CNN named being a lifeguard in their “top ten summer jobs“. They say, “The best refuge from the sun is a day at the pool or water park. If you don’t mind dealing with hyper children and relish the chance to soak in the rays while getting paid to monitor swimmers, look into being a lifeguard.”

What they fail to mention is the level of training that most lifeguards receive. I speak from experience. I have been a Red Cross certified lifeguard since 1999. I’ve been a Red Cross instructor since 2003. Today’s lifeguards are trained to provide CPR at a professional level. In fact, this might be scary for you… but lifeguards are better trained than many health care professionals (Doctors and nurses). Med students receive CPR training at the beginning of their schooling, but may never be re-certified or practice it, unless they are in trauma services or in cardio related areas. 

Today’s lifeguards are trained to pull a person who has suffered a suspected spinal injury off the bottom of the deep end of a pool with no assistance (no rescue tube), maintain in-line stabilization (keeping their spine and neck straight) and work in tandem with other guards to put them on a backboard. A well-trained and well-practiced guard team can have a person out of the water in approximately five-minutes, then is trained to administer first aid, and use an AED and administer supplemental oxygen if necessary.

The lesson… lifeguards do get good tans. We enjoy our jobs. However, lifeguards are very well trained… but are often treated by parents as nothing but babysitters… very low-paid babysitters. If you have the opportunity, thank a lifeguard, and also push for better pay. There is a lifeguard shortage all around the country, with much of the blame being put on groups who refuse to pay much above minimum wage.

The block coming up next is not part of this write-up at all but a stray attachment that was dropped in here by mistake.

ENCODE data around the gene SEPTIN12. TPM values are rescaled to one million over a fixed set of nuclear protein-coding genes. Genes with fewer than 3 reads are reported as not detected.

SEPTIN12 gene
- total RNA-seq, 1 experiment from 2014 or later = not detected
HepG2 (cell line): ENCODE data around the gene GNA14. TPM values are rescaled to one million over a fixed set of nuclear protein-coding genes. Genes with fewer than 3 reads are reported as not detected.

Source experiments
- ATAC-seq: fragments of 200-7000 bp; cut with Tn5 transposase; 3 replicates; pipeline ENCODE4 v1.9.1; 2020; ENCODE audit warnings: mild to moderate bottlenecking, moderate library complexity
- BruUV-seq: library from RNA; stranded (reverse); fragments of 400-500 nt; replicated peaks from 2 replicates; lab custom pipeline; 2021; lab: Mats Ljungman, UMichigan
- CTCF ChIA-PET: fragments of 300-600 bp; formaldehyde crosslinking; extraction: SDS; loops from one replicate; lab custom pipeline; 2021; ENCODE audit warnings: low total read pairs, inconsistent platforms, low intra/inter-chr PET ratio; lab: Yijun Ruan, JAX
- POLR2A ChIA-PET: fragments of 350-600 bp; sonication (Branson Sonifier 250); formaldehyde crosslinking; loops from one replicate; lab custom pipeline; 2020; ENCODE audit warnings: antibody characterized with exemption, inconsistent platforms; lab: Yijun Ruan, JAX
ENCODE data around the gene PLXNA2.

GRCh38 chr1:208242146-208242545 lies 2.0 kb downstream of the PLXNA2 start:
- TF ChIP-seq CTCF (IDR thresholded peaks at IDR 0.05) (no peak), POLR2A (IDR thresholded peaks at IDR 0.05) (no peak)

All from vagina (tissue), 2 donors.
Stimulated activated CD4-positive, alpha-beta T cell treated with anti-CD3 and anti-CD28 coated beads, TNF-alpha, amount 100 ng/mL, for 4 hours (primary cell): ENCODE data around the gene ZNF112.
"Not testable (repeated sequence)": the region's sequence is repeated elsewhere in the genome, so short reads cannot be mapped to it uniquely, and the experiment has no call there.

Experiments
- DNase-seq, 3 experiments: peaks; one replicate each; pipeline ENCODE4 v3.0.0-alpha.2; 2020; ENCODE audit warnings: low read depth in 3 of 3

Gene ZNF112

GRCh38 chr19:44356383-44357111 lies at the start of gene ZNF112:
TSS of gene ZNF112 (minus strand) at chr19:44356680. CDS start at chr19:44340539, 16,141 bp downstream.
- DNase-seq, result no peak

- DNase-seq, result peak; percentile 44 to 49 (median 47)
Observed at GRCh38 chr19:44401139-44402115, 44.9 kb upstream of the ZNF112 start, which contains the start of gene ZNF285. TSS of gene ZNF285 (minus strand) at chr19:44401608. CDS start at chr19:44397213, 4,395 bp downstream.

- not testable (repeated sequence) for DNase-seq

Good Thing – First Aid Training

My stack of American Red Cross certification cards is pretty big. It includes Lifeguarding, CPR/AED for the Professional Rescuer, Oxygen Administration, Bloodborne Pathagens, Emergency Response, and Standard First Aid and CPR. I’m certified in all those areas and I also serve as an instructor.

Guess what… in my ten years as lifeguard and five years as an instructor… I’ve only got in the water once in a rescue and the most extensive first aid I’ve done is do some heavy duty bandaging on a kid at camp.

My wife (who I’ve taught in FA/CPR) however, has had two seperate occasions where she has been the primary rescuer. Once at a Panera (I think) when a worker had a seizure (she was standing in line) and today at her current employment (a food service establishment) when a patron fainted.

I’m certainly proud of my wife… but it does seem funny that I’ve never had to deal with anything like that before. I guess I shouldn’t complain.